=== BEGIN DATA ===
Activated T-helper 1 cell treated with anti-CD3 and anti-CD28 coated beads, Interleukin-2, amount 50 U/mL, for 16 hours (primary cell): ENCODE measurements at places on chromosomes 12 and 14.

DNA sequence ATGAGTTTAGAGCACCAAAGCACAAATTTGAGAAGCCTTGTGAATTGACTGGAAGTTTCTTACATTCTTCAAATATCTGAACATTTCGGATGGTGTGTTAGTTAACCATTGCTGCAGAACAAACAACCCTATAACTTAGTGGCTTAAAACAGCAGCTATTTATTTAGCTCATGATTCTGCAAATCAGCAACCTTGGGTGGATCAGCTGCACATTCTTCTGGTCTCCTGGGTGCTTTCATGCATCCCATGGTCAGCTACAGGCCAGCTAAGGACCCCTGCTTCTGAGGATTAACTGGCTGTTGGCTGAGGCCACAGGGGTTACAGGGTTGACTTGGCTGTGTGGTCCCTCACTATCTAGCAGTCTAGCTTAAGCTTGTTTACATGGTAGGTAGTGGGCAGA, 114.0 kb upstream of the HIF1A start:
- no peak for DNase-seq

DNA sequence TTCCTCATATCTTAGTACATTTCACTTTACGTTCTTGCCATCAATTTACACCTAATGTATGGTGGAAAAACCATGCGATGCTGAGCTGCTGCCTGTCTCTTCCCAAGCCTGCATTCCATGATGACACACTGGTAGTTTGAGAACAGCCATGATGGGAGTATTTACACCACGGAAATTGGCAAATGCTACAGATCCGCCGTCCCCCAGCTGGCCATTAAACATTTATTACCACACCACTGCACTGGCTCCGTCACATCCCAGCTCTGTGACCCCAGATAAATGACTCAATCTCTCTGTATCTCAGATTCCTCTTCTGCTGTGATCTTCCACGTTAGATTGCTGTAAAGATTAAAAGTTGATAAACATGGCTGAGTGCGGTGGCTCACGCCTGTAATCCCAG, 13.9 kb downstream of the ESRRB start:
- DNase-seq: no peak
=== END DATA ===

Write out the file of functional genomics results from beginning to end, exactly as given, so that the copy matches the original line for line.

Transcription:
Activated T-helper 1 cell treated with anti-CD3 and anti-CD28 coated beads, Interleukin-2, amount 50 U/mL, for 16 hours (primary cell): ENCODE measurements at places on chromosomes 12 and 14.

DNA sequence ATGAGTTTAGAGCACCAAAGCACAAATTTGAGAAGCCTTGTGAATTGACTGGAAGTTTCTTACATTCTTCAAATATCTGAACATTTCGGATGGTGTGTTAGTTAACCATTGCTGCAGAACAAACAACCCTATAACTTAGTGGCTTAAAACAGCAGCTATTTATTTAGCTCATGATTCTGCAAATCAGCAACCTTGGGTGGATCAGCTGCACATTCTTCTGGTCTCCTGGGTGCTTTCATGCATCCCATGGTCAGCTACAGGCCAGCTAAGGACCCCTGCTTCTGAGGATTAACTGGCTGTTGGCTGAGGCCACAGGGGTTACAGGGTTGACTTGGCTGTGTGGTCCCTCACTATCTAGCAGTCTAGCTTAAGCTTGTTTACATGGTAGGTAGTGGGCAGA, 114.0 kb upstream of the HIF1A start:
- no peak for DNase-seq

DNA sequence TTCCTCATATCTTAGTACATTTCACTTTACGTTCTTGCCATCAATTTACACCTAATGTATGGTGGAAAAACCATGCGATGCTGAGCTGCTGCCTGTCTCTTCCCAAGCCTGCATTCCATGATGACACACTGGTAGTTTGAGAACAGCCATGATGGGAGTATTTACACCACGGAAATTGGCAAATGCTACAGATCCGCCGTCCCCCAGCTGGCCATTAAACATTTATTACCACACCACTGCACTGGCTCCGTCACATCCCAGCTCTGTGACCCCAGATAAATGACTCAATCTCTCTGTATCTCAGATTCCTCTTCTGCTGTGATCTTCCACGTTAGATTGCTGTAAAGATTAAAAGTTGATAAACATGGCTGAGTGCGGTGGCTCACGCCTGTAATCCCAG, 13.9 kb downstream of the ESRRB start:
- DNase-seq: no peak